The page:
by Dr. Mark H. Shapiro
"Don't join the book burners. Don't think you're going to conceal faults by concealing evidence that they ever existed. Don't be afraid to go in your library and read every book..".... .... Dwight D. Eisenhower.
Commentary of the Day - September 20, 2006: You Can't Take That Away From Me. Guest commentary by Jane Goodwin.
On these hot summer days, all I have to do is go outside and hear one mourning dove and suddenly I'm nine years old racing around the neighborhood on my bike and eating snowcones and wearing a swimsuit all day and truly believing that life will be like this forever.
I'm not sure I would recognize a mourning dove if I saw one, but that sound sums up summer and childhood in four soft notes. Throw in some lightning bugs and the scent of honeysuckle, and I might even forget the chiggers.
I'd remember them when I got back inside, though.
Back then, the public library was the only air-conditioned building in town. Do you suppose that had something to do with the fact that most of the kids in that generation hung out there a lot and became readers in the summertime?
The library also required silence and decorum, and we kids rose to that occasion, too. Nowadays, even the adults don't know how to behave in a library.
Even now, I remember every detail about that library of my childhood. I would recognize the smell. I remember especially the spiral staircase in the very center of the main room, just behind the checkout desk. That staircase led upstairs, where the grownup books lived.
I wasn't sure what a grownup book might be, but I knew it must be something wonderful, something thrilling, something completely out of my realm, because no one under the age of twelve was allowed near that staircase. Once in a while, one of us would try to sneak over there, just to touch it, but we always got caught and threatened with that most terrifying of threats: "Don't make me phone your mother!"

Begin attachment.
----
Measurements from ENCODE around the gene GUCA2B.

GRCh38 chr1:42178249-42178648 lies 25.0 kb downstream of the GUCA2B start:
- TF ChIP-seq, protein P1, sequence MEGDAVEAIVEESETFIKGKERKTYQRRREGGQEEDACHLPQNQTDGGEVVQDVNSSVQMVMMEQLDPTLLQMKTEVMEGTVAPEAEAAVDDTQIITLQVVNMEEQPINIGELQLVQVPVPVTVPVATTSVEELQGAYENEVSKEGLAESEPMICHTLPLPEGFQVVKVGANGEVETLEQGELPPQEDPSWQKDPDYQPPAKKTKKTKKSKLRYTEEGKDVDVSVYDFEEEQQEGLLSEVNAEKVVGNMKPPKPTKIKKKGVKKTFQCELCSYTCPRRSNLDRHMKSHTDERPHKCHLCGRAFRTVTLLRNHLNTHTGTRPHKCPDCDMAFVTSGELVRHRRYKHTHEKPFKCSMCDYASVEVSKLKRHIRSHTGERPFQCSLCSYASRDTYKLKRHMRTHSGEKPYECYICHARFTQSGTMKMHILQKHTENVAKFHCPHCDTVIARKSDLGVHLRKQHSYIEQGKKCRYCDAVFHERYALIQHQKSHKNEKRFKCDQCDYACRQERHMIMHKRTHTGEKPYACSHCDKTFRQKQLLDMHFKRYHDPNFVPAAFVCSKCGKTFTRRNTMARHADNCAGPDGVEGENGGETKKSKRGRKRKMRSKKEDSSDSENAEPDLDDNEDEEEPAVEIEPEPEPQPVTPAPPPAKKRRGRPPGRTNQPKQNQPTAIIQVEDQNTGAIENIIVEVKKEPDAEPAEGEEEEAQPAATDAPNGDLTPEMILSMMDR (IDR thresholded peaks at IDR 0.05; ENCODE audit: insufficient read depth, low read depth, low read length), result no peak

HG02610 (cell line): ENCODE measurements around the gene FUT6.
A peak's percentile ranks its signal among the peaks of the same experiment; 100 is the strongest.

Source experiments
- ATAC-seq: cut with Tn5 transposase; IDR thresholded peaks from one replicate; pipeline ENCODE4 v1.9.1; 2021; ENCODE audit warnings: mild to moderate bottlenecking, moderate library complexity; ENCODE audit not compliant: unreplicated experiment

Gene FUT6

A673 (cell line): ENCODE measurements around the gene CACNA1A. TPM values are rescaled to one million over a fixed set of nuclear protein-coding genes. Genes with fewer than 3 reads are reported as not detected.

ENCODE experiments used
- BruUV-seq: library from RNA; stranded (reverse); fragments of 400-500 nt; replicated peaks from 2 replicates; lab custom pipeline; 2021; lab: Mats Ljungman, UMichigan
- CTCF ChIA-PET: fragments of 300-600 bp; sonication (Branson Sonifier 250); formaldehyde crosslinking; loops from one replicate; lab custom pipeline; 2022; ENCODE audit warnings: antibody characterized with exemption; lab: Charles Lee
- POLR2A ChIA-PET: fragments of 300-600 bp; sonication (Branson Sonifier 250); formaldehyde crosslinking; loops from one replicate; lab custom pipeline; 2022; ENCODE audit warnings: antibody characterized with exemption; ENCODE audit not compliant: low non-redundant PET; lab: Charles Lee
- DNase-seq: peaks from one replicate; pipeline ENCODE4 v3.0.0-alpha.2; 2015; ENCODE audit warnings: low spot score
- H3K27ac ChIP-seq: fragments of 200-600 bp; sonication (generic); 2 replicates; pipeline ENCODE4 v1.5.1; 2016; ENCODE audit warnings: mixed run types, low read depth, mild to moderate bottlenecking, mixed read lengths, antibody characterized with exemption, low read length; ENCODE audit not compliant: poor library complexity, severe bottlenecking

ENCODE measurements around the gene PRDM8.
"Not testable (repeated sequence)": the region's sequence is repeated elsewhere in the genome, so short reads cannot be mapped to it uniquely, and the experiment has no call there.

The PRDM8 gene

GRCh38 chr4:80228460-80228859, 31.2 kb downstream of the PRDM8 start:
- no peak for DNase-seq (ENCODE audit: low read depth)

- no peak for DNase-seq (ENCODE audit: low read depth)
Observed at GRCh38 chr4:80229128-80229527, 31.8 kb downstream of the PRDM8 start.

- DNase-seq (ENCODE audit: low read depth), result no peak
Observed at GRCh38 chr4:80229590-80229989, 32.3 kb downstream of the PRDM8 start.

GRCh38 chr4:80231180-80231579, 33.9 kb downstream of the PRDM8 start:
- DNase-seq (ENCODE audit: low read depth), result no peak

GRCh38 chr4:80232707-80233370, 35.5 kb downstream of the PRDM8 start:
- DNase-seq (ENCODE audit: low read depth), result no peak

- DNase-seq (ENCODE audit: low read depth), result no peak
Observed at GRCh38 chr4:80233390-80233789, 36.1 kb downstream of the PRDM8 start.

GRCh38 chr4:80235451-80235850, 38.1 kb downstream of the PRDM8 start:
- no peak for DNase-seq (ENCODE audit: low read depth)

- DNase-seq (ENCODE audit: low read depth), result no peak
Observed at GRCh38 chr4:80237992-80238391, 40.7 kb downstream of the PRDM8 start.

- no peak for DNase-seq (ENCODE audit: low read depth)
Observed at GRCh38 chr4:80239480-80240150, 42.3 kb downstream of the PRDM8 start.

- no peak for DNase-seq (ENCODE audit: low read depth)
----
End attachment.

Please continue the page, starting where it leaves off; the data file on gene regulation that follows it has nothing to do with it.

I have never seen another staircase like that one. I couldn't tell you what material those steps were made of, only that they were sort of black, yet sort of transparent, with what looked like a shoeprint on both sides. The railings were metal, and always cold, even on the hottest of days, and even before the air-conditioning was turned on for the summer.
On my 12th birthday, I approached those stairs legally, held my breath in anticipation, walked upstairs with my eyes shut tight in anticipation, to find. . . . pretty much the same stuff that was downstairs. Sigh. Another dream shot. But that was okay, because going upstairs at the library was considered, by the junior high group, every bit as awesome as getting a driver's license was, by the high school group. I never tattled on the boredom, lest another child be disillusioned. None of us ever told; that's how the legend endured.
Those were the days. I practically lived on my bicycle, and almost every day that bicycle was parked outside the library for an hour or so, while I cooled down from my frantic exploring of my little world, and explored the worlds of other people. I was lost in an aura of wonder and respect for the many worlds that library contained.